How Can Cultural Competence in Health Care Be Improved?

nursing practice in primary care settings.
October 15, 2022
Results of the Nuremberg Trial
October 15, 2022

How Can Cultural Competence in Health Care Be Improved?

How Can Cultural Competence in Health Care Be Improved?

Working and living conditions and access to high-quality healthcare are not the same for everyone. Health inequities present a significant challenge to the healthcare community, but providers have a powerful tool: cultural competence. Cultural competence in health care addresses the disparities faced by people of different races and cultures. It has the potential to ensure that all patients receive the care they require to live healthier lives.

What Is the Meaning of Cultural Competence in Health Care?

Cultural competence in health care entails delivering effective, high-quality care to patients with diverse beliefs, attitudes, values, and behaviors. This practice necessitates the development of systems that can personalize health care based on cultural and linguistic differences. It is also necessary to comprehend the potential impact that cultural differences can have on healthcare delivery.


Race, socioeconomic status, health literacy, and other factors, for example, can influence:


Patients’ perceptions of symptoms and health conditions

When and how patients seek medical attention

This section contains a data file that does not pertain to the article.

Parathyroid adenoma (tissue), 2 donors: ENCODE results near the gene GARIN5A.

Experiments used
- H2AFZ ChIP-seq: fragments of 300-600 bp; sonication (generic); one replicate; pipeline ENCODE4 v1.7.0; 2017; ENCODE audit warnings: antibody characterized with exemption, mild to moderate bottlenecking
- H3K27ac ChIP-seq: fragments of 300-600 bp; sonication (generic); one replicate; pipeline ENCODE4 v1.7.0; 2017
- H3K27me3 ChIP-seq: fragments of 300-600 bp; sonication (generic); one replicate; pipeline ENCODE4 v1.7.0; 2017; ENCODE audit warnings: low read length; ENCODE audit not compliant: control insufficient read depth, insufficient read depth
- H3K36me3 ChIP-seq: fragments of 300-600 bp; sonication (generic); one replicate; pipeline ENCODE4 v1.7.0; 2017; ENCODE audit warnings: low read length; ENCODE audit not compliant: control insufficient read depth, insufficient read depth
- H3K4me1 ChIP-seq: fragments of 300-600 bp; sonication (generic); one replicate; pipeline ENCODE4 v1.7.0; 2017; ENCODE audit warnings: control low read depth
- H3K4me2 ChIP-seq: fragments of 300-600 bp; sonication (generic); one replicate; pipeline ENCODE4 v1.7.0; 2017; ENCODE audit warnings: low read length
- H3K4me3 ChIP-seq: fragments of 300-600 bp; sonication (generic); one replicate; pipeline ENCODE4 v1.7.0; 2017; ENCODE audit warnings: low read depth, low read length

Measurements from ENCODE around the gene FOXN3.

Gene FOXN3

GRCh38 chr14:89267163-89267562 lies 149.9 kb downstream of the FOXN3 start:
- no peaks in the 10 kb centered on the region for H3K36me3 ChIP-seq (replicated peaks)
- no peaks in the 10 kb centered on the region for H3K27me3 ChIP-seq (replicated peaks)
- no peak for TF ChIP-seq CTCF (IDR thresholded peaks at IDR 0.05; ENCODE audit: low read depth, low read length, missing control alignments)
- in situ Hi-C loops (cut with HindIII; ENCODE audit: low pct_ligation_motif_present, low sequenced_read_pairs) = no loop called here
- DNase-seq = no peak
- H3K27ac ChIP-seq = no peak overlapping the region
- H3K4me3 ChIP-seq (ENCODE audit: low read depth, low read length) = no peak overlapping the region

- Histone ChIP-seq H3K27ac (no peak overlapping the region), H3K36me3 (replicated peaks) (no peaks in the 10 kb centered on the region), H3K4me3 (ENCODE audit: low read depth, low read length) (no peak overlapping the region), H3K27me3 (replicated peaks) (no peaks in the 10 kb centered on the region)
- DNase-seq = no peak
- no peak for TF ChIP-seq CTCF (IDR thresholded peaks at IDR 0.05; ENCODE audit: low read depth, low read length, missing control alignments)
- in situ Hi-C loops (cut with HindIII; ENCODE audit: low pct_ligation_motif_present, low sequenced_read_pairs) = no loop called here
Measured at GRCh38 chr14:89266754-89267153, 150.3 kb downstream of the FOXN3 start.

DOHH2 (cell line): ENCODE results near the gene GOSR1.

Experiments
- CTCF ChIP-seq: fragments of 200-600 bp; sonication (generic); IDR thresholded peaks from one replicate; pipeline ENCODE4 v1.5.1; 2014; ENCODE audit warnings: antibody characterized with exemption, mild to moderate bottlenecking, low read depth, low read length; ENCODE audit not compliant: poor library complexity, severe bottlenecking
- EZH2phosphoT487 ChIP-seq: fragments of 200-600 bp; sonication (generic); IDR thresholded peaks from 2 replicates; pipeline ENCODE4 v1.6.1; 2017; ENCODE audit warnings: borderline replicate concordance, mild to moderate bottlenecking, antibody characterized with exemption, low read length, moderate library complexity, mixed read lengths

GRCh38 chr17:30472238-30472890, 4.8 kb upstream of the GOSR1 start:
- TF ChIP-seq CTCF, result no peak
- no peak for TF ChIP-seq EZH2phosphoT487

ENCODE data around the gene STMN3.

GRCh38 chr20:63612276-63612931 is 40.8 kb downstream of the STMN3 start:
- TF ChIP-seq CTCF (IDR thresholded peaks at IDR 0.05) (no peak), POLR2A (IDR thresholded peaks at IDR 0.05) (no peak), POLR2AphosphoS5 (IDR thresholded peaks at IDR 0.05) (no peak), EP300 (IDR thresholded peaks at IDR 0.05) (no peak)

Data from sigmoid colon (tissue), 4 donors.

Patients’ care expectations

Preferences of patients for procedures or treatments

The willingness of patients to follow doctor recommendations or treatment plans

Who do patients believe should have a say in healthcare decisions?

While cultural competence in health care originally referred to meeting the needs of people from distinct ethnic and racial groups, it now also refers to meeting the needs of people with disabilities, those from diverse socioeconomic backgrounds, and LGBTQ community members.


The Importance of Cultural Competence in Health Care

Differences between healthcare providers and patients can hamper communication. This, in turn, can influence clinicians’ and patients’ treatment decisions. A clinician, for example, may misinterpret a patient’s silence as a lack of interest in receiving care. As a result, the clinician may refrain from ordering a diagnostic test when the patient’s response reflects their understanding of respectful behavior.


When healthcare providers fail to recognize the differences between themselves and their patients, they may provide lower-quality care inadvertently. Cultivating skills that improve cross-cultural communication can be beneficial in providing equitable care.


Building teams of healthcare professionals who reflect the diversity of the patient populations served can also help to improve cross-cultural communication. Diverse groups have a broader cultural knowledge base that they can share. As a result, they are more likely to respond with empathy to patients’ unique cultural needs.


Language accessibility is also important. Patients are unable to describe their symptoms accurately, and providers are unable to explain diagnoses due to language barriers. Other than language barriers, language barriers can create unsafe and inappropriate situations.


Clinicians, for example, may rely on children to serve as interpreters, putting children in the position of informing a parent that they have cancer. Another example is when clinicians rely on abusive spouses to interpret for battered partners. Both situations present significant challenges.